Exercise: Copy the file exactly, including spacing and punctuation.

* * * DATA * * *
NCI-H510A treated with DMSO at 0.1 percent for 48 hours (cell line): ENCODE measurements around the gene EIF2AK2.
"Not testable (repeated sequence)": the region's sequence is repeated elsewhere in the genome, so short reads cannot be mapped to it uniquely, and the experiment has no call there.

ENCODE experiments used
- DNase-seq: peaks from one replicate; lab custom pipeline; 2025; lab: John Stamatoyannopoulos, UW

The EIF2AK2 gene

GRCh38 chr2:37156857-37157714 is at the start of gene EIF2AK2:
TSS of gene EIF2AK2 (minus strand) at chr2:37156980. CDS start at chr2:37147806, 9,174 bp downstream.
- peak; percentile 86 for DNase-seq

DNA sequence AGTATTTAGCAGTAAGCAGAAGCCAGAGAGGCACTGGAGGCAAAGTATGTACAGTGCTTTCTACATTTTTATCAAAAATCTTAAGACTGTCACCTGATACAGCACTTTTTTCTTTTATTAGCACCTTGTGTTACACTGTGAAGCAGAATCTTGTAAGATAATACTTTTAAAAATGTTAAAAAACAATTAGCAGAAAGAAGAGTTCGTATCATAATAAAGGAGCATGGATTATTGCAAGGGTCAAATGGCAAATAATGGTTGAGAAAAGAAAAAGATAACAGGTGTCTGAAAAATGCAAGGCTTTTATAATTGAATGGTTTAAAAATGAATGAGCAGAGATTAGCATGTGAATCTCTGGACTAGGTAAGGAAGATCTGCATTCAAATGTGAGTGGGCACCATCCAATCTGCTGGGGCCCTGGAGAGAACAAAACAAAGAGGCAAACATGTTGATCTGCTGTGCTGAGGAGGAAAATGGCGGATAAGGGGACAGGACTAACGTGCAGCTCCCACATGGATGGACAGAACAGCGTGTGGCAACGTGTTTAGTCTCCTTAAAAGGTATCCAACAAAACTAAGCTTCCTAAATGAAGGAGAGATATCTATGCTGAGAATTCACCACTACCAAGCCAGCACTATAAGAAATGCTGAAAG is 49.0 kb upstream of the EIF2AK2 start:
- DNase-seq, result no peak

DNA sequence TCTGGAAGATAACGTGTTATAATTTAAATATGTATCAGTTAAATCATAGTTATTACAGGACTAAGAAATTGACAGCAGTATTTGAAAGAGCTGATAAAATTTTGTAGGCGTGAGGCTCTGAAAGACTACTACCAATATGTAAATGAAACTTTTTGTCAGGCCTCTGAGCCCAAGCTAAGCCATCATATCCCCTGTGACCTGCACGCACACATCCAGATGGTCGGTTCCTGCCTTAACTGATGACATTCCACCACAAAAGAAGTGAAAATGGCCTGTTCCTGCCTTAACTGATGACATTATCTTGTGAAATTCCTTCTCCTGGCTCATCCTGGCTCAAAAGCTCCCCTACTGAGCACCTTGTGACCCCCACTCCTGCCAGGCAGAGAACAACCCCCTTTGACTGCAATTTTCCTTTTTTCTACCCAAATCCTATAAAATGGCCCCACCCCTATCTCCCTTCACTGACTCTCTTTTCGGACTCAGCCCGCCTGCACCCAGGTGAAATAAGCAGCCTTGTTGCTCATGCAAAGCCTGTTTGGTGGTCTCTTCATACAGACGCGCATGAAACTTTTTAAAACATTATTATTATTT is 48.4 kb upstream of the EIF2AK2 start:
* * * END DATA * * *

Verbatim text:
NCI-H510A treated with DMSO at 0.1 percent for 48 hours (cell line): ENCODE measurements around the gene EIF2AK2.
"Not testable (repeated sequence)": the region's sequence is repeated elsewhere in the genome, so short reads cannot be mapped to it uniquely, and the experiment has no call there.

ENCODE experiments used
- DNase-seq: peaks from one replicate; lab custom pipeline; 2025; lab: John Stamatoyannopoulos, UW

The EIF2AK2 gene

GRCh38 chr2:37156857-37157714 is at the start of gene EIF2AK2:
TSS of gene EIF2AK2 (minus strand) at chr2:37156980. CDS start at chr2:37147806, 9,174 bp downstream.
- peak; percentile 86 for DNase-seq

DNA sequence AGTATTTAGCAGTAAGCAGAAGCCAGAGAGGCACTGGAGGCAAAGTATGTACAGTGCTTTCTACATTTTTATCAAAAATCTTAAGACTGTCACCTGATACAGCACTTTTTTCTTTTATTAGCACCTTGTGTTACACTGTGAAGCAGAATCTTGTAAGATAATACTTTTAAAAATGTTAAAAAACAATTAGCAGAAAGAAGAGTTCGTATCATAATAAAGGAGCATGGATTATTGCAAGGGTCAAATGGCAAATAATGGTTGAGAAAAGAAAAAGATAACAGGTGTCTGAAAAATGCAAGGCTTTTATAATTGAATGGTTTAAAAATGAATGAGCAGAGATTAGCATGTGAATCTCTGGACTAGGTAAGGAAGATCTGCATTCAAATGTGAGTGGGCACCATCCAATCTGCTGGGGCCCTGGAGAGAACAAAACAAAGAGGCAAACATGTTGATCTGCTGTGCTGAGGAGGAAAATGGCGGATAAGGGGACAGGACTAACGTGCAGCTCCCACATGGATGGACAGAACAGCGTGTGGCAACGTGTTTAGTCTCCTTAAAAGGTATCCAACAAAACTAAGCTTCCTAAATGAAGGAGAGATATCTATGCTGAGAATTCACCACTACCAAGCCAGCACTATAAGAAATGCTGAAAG is 49.0 kb upstream of the EIF2AK2 start:
- DNase-seq, result no peak

DNA sequence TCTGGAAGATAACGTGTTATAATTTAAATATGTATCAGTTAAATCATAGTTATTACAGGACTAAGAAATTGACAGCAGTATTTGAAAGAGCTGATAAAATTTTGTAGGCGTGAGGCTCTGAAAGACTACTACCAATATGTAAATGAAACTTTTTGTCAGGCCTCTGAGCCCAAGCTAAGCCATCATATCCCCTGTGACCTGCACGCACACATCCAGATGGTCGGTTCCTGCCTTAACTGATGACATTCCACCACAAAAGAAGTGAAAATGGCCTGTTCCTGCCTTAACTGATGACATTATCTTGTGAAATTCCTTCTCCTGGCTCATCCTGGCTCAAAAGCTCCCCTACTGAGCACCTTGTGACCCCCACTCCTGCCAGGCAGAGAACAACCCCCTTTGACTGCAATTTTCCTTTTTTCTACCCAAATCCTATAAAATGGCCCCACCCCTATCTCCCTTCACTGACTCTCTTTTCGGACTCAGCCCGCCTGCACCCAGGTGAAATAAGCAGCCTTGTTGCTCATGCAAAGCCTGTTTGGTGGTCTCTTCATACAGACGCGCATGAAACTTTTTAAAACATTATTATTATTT is 48.4 kb upstream of the EIF2AK2 start: